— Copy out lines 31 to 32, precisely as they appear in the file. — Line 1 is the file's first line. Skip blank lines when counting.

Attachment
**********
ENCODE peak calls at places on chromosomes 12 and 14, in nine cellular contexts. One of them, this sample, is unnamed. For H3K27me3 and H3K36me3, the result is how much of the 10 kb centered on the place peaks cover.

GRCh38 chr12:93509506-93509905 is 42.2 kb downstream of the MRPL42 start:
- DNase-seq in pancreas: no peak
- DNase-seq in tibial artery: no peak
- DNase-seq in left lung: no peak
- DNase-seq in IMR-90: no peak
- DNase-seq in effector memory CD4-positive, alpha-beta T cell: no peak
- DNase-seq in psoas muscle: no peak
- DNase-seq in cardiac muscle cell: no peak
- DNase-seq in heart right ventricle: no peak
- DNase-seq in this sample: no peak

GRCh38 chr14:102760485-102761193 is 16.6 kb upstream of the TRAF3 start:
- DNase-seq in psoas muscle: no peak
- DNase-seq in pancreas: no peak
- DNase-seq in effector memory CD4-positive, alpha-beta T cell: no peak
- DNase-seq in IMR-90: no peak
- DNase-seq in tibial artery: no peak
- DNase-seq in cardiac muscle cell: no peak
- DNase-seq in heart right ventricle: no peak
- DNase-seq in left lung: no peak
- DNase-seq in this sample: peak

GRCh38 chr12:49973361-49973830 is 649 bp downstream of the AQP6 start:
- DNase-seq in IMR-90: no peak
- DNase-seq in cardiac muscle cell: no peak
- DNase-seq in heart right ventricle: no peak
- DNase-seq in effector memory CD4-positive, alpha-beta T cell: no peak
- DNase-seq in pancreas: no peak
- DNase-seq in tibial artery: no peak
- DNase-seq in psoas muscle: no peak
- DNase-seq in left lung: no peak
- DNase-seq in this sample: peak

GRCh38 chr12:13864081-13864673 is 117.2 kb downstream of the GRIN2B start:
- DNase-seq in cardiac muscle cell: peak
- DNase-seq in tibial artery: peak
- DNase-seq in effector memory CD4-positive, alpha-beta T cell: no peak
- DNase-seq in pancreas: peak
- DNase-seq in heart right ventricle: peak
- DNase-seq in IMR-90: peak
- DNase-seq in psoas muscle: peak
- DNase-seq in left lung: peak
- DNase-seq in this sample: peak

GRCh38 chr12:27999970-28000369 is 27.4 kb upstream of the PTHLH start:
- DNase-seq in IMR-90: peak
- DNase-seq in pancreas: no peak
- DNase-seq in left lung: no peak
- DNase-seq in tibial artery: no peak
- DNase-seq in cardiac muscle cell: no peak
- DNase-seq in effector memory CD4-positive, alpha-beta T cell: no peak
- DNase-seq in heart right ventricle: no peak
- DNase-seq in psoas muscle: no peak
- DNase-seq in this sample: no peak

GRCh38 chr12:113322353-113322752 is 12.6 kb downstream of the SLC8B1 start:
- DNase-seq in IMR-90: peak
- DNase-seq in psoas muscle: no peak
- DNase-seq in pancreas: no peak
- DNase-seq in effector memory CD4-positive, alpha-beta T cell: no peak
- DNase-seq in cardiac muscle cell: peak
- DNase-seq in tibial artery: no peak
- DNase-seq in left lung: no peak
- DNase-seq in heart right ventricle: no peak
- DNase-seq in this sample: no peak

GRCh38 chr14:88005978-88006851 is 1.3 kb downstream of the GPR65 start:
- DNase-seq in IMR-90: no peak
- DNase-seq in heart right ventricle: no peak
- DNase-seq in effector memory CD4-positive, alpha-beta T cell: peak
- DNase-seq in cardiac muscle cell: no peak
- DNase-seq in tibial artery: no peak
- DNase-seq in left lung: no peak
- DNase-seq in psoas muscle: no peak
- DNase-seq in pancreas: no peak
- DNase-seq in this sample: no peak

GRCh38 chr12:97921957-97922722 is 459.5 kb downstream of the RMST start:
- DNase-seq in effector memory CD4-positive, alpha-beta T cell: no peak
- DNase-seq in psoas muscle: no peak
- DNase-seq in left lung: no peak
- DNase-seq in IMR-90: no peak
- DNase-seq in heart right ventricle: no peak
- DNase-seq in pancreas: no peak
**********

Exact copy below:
- DNase-seq in this sample: peak

GRCh38 chr12:13864081-13864673 is 117.2 kb downstream of the GRIN2B start: